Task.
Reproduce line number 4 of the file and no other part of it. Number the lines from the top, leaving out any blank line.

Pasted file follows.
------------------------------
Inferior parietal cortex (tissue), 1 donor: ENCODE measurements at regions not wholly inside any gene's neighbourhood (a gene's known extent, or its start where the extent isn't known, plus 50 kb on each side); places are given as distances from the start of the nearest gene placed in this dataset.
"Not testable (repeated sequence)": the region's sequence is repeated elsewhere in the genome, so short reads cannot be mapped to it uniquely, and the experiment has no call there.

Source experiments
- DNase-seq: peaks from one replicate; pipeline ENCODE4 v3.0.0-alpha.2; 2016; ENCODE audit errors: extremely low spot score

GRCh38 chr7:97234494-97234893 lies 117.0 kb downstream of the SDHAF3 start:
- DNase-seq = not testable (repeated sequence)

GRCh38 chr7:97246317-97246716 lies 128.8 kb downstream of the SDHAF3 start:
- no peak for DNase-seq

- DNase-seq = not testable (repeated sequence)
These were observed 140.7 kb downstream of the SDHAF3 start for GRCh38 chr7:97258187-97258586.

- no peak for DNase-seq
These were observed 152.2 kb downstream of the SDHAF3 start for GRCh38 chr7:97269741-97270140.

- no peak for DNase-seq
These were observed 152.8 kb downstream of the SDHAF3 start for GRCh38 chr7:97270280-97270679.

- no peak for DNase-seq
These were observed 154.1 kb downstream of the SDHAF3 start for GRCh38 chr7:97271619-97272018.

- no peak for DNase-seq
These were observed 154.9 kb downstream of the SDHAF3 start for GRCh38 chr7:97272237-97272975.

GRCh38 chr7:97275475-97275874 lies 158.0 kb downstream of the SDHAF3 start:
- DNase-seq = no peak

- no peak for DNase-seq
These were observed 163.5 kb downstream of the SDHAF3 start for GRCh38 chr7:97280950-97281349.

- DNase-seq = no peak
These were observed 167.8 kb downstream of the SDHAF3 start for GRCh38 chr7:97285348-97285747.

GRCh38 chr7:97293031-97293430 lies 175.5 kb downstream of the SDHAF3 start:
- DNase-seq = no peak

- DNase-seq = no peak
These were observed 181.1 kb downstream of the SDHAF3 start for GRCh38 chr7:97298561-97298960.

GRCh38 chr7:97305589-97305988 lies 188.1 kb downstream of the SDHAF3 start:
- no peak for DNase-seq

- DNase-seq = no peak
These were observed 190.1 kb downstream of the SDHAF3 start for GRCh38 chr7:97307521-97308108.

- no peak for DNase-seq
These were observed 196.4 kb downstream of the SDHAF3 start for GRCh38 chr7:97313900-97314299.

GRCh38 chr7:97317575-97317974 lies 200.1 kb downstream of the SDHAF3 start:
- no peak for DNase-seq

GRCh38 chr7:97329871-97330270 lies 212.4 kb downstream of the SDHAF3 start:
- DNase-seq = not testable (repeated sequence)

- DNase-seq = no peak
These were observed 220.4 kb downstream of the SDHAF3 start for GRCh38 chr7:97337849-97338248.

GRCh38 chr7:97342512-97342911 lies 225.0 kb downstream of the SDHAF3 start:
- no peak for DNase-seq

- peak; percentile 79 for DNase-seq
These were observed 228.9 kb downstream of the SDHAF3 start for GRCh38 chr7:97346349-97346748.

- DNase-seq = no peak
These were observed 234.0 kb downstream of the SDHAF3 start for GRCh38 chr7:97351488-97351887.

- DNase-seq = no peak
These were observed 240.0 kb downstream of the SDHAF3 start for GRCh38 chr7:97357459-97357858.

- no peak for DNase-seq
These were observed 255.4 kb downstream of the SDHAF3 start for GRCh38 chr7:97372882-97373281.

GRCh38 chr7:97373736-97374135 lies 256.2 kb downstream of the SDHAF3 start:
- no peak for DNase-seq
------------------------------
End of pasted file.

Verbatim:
- DNase-seq: peaks from one replicate; pipeline ENCODE4 v3.0.0-alpha.2; 2016; ENCODE audit errors: extremely low spot score